Reliability & Durability: Orange amps tend to be extremely durable and hard-wearing, and this amp really is no exception. I would trust this amp to survive any situation I could throw at it both live and in a studio without much fuss. Obviously it'll experience the usual wear and tear from aggressive use, if you throw it down your stairs it will dint but i imagine it'll still work even if your stairs don't. However I imagine you'd have to be extremely abusive to be able to kill one of these things. I'd probably have gotten the 120 watt combo or head with a cab if I was gigging as a guitarist, as the 1x12 speaker is loud but I imagine that it'd encounter the same problems any 1x12 does when put against a drummer but micing the amp is always an option if needs must. // 9

Overall Impression: Overall I really couldn't be happier with this amp, it covers everything I need from an amplifier currently but if I were to frequently gig as a guitarist I would definitely seek out one with a higher wattage and speaker size (more than likely from the same range). I've been very impressed by the quality from a sub-£400 amplifier and if it were to become lost or stolen I would certainly save up to buy another. I've not tried this amp out with many pedals yet, but I have my eyes on a DigiTech Whammy, a Walrus Audio Janus, and an Electro-Harmonix Hog so it will be interesting to see how this amplifier responds to them but I can't imagine it will have any difficulties. // 9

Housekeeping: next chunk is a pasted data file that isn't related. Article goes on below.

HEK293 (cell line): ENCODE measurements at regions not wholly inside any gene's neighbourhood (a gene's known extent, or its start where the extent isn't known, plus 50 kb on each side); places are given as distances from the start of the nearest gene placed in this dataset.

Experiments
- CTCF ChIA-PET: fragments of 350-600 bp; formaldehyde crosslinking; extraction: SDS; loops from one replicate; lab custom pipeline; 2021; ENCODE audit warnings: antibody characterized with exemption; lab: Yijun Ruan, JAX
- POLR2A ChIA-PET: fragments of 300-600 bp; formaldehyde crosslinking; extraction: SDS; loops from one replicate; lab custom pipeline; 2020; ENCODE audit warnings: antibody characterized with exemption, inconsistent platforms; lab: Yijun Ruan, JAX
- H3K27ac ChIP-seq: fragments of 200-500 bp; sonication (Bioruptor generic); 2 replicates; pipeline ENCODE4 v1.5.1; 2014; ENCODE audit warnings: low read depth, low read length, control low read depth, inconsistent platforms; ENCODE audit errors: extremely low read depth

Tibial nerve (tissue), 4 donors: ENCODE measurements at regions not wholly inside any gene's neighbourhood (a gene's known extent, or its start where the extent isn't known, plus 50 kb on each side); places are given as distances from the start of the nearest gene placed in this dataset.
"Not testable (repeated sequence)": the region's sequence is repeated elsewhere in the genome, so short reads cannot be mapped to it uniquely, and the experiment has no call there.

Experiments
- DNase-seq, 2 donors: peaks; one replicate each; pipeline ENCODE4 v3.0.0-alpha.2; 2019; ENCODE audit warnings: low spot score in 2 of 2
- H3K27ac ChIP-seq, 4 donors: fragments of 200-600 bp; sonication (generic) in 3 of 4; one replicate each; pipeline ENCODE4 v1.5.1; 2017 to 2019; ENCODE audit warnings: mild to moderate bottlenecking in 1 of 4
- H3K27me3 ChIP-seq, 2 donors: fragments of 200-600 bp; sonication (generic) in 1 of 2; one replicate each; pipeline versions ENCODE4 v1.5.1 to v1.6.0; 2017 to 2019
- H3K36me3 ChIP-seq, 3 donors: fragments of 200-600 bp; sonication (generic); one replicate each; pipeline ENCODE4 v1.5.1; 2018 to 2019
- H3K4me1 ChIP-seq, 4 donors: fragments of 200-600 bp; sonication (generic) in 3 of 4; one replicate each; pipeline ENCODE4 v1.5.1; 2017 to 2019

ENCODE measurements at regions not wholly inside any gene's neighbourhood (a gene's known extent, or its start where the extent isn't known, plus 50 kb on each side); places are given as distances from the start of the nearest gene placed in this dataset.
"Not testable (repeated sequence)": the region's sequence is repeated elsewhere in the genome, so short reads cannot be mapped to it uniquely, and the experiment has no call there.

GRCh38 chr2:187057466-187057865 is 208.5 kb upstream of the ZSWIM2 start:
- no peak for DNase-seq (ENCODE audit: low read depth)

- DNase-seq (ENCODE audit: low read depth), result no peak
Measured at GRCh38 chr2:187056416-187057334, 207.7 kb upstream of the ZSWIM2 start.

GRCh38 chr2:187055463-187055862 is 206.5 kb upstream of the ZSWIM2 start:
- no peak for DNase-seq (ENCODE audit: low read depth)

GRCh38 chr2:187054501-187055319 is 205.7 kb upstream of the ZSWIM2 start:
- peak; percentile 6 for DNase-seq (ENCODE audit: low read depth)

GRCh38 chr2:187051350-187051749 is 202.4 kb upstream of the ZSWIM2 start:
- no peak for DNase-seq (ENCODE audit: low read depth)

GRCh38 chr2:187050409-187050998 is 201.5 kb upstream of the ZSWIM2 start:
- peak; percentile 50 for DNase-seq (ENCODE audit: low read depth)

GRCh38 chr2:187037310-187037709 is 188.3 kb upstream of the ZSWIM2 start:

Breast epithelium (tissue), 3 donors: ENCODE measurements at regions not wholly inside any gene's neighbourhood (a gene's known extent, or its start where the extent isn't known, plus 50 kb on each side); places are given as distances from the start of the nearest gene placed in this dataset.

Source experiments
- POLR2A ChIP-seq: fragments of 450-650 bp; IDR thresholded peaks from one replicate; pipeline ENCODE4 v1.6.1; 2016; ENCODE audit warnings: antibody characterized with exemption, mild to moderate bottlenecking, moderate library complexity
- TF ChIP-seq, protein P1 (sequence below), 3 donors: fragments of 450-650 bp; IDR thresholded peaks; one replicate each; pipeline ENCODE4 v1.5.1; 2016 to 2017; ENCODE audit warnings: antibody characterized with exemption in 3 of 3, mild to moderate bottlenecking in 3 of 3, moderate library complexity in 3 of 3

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overall: 9.3
Crush Pro CR60C Reviewed by: jburdsinfuse, on february 09, 2016
2 of 2 people found this review helpful

Price paid: $ 499

Purchased from: Guitar Center

Features: The Orange CR60 is a Chinese made solid state amplifier. Have I lost you yet? It has a power circuit based on the Rockerverb and it sounds unmistakenly "Orange." It is a two channel, footswitchable amp with an effects loop. It also has a built in reverb with three types (spring, hall and plate). I use a Strymon Flint and at performing volumes (i.e. switching from the amp to the Flint, there is not much of a difference). Understand, that is for mild use. The Flint does a lot of things that the built in reverb will never do, but switching from a very mild verb setting in the amp to a swirling cavern in the Flint can be done easily and helps me keep my pedal rig super simple. 10 of 10 - This has every option you would expect to find on a two channel tube amp. // 10